Author: Charlotte Dyer, Senior Associate, Planning, London
On 10 May 2017, the Supreme Court handed down its eagerly anticipated judgment in respect of two housing appeals against decisions made by Suffolk Coastal District Council and Cheshire East Borough Council. The case centered on the appropriate interpretation of paragraphs 14 and 49 of the National Planning Policy Framework (NPPF). Both appeals had been brought on the ground that the decision-maker in each case had misunderstood the key NPPF phrase "relevant policies for the supply of housing".
This is not the first time that this had been the subject of judicial consideration. On seven separate occasions between October 2013 and April 2015, the Administrative Court ruled on this, with little consistency between the judgments. One expects that the Supreme Court judges were rather pleased that they would finally get to have their say on this when these appeals finally landed on their desks. Indeed Lord Carnwath explained at the very beginning of his judgment that this was an issue of "controversy" in respect of which the court had been urged "to bring much needed clarity to the meaning of the policy". Below I will explain the judgment and consider its wide ranging implications.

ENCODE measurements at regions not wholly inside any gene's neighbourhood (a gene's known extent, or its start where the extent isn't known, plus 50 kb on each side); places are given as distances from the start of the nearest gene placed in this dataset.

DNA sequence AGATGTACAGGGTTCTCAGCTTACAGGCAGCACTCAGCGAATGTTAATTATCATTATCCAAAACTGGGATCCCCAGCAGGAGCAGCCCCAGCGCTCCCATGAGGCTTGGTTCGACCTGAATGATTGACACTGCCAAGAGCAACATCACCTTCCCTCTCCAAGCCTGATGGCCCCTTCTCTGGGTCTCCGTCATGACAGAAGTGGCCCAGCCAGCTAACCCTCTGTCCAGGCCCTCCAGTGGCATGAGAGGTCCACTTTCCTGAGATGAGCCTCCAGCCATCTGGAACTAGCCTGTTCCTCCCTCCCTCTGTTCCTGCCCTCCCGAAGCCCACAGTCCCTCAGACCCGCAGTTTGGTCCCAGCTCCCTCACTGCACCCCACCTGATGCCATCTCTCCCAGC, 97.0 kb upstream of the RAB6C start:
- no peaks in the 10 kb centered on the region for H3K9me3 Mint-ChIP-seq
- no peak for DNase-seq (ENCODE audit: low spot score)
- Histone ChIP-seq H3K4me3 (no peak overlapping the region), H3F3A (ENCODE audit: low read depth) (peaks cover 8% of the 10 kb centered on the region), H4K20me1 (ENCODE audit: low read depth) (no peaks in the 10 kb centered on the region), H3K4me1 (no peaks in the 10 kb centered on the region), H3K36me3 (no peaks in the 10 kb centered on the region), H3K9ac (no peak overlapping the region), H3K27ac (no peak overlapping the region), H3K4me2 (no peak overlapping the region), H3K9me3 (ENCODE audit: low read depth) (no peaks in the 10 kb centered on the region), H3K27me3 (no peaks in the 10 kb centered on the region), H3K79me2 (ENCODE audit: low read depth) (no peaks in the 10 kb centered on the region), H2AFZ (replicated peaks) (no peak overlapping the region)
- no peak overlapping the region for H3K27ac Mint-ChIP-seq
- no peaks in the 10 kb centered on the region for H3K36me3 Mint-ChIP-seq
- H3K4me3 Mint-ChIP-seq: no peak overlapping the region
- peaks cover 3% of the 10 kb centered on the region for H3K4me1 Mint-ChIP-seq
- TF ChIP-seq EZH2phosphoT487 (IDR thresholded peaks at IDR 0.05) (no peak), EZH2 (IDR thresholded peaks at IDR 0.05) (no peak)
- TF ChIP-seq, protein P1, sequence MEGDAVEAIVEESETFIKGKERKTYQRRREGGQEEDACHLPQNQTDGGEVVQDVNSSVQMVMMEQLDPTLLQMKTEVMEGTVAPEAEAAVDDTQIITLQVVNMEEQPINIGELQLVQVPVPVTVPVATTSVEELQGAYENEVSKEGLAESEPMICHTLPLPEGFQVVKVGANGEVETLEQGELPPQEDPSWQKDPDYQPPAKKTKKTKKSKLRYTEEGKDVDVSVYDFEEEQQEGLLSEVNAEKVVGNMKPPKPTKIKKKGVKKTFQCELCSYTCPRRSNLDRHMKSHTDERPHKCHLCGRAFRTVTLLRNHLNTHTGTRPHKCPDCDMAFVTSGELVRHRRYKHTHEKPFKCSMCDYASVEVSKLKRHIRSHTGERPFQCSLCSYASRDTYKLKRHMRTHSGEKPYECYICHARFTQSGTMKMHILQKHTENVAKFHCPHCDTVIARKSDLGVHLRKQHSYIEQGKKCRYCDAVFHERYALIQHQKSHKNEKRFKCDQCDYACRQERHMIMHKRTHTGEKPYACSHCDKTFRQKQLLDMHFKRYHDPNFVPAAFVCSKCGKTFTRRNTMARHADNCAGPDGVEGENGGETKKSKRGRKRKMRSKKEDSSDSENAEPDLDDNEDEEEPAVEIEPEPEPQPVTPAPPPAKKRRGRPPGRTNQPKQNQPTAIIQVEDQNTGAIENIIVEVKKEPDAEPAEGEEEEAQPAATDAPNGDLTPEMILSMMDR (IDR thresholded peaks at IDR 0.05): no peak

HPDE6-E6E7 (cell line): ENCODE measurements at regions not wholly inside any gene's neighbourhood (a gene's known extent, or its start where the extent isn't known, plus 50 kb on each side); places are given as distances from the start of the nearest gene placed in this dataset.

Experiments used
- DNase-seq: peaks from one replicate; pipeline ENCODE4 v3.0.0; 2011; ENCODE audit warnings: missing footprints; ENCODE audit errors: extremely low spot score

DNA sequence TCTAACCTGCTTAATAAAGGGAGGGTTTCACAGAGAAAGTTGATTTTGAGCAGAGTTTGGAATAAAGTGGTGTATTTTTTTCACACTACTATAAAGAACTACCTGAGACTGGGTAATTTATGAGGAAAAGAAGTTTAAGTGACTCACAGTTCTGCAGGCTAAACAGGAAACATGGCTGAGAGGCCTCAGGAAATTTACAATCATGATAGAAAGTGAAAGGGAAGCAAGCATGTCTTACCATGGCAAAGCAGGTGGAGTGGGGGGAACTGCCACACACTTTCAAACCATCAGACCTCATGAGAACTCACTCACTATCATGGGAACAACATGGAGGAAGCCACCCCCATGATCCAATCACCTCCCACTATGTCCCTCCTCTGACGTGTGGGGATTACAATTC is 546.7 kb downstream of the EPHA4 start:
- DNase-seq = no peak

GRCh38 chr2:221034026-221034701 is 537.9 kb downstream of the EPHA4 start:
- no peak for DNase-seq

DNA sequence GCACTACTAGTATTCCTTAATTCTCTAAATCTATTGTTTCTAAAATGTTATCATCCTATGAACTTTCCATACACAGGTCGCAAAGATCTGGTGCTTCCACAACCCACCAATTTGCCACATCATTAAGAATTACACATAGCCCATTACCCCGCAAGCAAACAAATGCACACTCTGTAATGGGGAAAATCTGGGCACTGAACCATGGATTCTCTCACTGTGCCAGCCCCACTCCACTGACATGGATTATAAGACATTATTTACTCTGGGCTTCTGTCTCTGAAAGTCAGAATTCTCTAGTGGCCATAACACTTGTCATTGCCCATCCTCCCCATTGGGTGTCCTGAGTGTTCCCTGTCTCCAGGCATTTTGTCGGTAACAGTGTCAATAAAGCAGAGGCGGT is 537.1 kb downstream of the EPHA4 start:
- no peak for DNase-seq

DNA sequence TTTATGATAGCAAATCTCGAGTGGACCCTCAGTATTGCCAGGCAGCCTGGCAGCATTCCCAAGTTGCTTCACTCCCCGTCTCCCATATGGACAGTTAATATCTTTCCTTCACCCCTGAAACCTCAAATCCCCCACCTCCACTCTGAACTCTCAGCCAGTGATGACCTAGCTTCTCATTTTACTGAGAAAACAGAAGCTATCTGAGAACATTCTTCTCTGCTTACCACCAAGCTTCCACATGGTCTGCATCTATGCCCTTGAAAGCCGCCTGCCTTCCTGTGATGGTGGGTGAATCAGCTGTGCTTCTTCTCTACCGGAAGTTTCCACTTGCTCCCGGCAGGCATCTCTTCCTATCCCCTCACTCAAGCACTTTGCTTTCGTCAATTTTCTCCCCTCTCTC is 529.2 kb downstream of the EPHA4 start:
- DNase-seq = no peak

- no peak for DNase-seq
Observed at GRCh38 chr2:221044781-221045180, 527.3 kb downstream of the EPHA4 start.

1. What does the NPPF say?
2. How had this been interpreted previously?
3. How did the Supreme Court interpret this?
4. What else did the Supreme Court say?
Author: Julie Vaughan, Senior Associate, Environment, London
Yesterday, a spokesman for the Prime Minister announced that the Government won't be pursuing an appeal to the High Court's decision of 27 April 2017, in which the Government failed in its attempt to delay publication for consultation of its revised air quality plan until after the 8 June 'snap' general election. Yesterday's announcement confirmed that the Government will meet the new 9 May deadline. The saga is an interesting example of what may post-Brexit become the only available route to hold the Government legally to account for compliance with national level obligations, once the threat of legal proceedings before the European Court of Justice is removed.
Author: Deborah Caldwell, Professional Support Lawyer, Real Estate, London
In February 2015, we reported on Regulations introduced by the Government to prohibit the letting of commercial properties in England and Wales rated F or G on their Energy Performance Certificates ("EPC"s) (see our blog post here). With some exceptions, these Regulations, known as the Minimum Energy Efficiency Standard ("MEES"), affect the majority of commercial leases. The Regulations will come into force from 1 April 2018 for new leases (including lease renewals) and 1 April 2023 for all leases. "Sub-standard properties" is the new label that will attach to properties with an energy efficiency rating below E.
There are two recent developments for landlords to be aware of:
- Government guidance on the MEES Regulations has recently been published; and